With figure-hugging shapes, spectacular red carpet costumes, and minimalist off-duty outfits, the blonde beauty was recognized for her sensual but gentle distinctive style, which toed the line between sex symbol and demure femininity. It is brought up again with excellent effect in Andrew Dominik’s Blonde, an unconventional reimagining of the actor’s glamorous but sad life that releases on Netflix on September 28. Ana de Armas plays Monroe in the film, and she dresses in stunning recreations of several of her most iconic outfits. Even though Monroe only spent a little over two decades in the public eye, her influence on fashion has not faded.
Monroe immediately comes to mind when considering someone with red lips as a beauty mark. Her appearance is not only frequently mimicked but also easily recognized, as seen by Madonna’s Monroe cosplay from her “Blonde Ambition” era and the abundance of Monroe impersonators. The most recent example of this fascination was Kim Kardashian’s choice to attend the 2022 Met Gala while wearing the same renowned bedazzled nude outfit that the actor wore to sing “Happy Birthday” to President John F. Kennedy in 1962.
“What do you consider to be most American? And that’s Marilyn Monroe,”
Kardashian said of the dress in a Vogue interview.
“The day she sang “Happy Birthday” to JFK is, in my opinion, the most iconic Marilyn Monroe moment.”
However, over 60 years after Monroe’s passing at the age of 36, fashion historian and author of Classic Hollywood Style, explains why Monroe still has such a strong influence on the fashion industry. Caroline Young highlights a few important things to think about. Monroe presented a carefully designed on-screen character that was sensual, beautiful, and flashy, according to Young. This was the aspect of Monroe that was most frequently photographed, and it is what we most connect with her style, even though it did not always mirror Monroe’s real outfit.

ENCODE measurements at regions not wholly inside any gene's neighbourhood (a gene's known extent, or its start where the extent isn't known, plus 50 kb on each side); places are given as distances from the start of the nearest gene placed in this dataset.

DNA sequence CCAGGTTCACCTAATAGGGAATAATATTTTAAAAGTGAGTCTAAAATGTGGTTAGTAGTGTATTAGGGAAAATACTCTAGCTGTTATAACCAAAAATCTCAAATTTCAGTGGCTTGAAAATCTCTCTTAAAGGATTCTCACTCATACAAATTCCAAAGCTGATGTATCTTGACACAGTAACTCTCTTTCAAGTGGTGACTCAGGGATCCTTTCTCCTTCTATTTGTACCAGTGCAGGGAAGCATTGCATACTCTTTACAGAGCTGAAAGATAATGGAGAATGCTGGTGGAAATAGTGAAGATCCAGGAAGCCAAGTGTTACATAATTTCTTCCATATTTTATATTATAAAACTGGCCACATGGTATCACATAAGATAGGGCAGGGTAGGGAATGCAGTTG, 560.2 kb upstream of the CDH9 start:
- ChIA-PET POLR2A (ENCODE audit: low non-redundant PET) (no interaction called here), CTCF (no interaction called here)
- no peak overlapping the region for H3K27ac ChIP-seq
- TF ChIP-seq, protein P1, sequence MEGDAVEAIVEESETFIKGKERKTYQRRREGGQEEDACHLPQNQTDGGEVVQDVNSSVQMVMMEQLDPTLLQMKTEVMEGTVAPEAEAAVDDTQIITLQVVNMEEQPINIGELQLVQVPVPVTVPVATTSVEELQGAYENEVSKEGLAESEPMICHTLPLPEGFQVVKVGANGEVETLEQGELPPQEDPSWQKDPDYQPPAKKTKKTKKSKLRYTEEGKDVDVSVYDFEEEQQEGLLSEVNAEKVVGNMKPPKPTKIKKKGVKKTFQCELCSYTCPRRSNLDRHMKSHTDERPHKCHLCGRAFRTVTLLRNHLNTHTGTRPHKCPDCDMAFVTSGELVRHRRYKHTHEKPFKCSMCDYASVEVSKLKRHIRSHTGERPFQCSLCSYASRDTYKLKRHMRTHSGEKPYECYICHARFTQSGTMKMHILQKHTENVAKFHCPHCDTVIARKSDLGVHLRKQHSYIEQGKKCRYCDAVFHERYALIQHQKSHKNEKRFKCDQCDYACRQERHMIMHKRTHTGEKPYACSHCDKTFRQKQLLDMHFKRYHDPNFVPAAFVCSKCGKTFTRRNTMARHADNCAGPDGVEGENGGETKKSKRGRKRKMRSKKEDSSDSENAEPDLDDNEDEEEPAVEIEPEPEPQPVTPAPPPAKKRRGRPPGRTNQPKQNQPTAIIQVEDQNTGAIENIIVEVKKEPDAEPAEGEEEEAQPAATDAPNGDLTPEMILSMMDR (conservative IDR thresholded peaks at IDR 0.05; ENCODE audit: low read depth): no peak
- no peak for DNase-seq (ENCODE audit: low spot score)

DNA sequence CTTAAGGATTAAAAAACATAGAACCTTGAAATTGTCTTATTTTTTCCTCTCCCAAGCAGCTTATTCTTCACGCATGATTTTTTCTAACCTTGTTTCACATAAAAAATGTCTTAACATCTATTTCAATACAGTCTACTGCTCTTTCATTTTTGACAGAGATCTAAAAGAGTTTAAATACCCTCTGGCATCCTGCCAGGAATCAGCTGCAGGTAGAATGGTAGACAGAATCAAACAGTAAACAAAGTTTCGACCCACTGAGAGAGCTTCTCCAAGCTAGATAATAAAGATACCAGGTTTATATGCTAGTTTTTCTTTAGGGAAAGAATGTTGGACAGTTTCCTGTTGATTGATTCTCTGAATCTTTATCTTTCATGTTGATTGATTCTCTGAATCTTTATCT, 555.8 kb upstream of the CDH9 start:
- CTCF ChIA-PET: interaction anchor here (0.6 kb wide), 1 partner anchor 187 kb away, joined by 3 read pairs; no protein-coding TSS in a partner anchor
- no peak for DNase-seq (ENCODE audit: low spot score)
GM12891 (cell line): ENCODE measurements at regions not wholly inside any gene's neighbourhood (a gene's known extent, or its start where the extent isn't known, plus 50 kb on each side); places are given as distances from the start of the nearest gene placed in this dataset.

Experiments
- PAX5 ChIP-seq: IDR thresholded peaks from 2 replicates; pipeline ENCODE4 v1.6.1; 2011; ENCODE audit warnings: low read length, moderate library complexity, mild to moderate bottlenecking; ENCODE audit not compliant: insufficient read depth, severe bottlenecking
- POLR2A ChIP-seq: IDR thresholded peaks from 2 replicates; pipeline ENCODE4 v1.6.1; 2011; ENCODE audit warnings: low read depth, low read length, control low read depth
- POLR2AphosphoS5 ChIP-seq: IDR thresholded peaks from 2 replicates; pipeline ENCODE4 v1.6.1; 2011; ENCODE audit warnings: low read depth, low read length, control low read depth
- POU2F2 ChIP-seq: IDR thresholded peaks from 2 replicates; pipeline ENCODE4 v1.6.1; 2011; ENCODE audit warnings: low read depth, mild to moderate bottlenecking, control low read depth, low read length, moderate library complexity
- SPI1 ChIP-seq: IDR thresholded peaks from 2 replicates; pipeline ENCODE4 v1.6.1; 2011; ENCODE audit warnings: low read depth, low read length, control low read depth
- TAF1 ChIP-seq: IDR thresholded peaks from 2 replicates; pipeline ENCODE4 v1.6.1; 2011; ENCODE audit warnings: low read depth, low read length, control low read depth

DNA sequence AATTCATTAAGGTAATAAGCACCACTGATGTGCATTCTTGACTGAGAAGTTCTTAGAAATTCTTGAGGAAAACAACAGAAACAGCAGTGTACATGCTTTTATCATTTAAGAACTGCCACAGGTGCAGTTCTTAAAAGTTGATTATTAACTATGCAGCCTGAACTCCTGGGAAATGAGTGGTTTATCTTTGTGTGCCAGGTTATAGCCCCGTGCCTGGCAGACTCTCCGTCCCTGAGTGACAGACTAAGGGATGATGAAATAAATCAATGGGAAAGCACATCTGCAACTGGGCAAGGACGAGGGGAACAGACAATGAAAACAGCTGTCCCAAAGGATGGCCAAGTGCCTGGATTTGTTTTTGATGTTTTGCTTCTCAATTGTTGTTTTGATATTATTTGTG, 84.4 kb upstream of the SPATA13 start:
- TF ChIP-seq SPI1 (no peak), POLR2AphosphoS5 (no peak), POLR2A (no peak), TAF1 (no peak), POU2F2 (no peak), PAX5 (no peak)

While Monroe preferred simple sheath dresses or slacks and turtlenecks when she was at home, pictures of her in eye-catching attire on red carpets or in classic on-screen moments, like when her white dress billowed out as she stood over a subway grate for The Seven Year Itch filming, are much more well-known.
According to Young, Monroe’s premature passing has led to the memorialization of the images that are still available to her. Young says, “Her image has been intertwined these on-screen moments where she’s wearing incredible clothes that stick out.” Her reputation has been ingrained in the culture as a result of those incidents. You have to question if those pictures would still be so well-known if she had survived to old age.”
In Blonde, the outfits aid in distinguishing between Norma Jeane, or Marilyn Monroe as she was known to the world, and the frightened and private moments of Marilyn’s public persona. Many of Monroe’s most famous on-screen fashion moments were carefully recreated by costume designer Jennifer Johnson for the movie, including her renowned hot pink strapless column gown and matching opera gloves she wore to sing “Diamonds Are a Girl’s Best Friend” in Gentlemen Prefer Blondes and her notorious pleated white halter dress from the subway grate scene in The Seven Year Itch.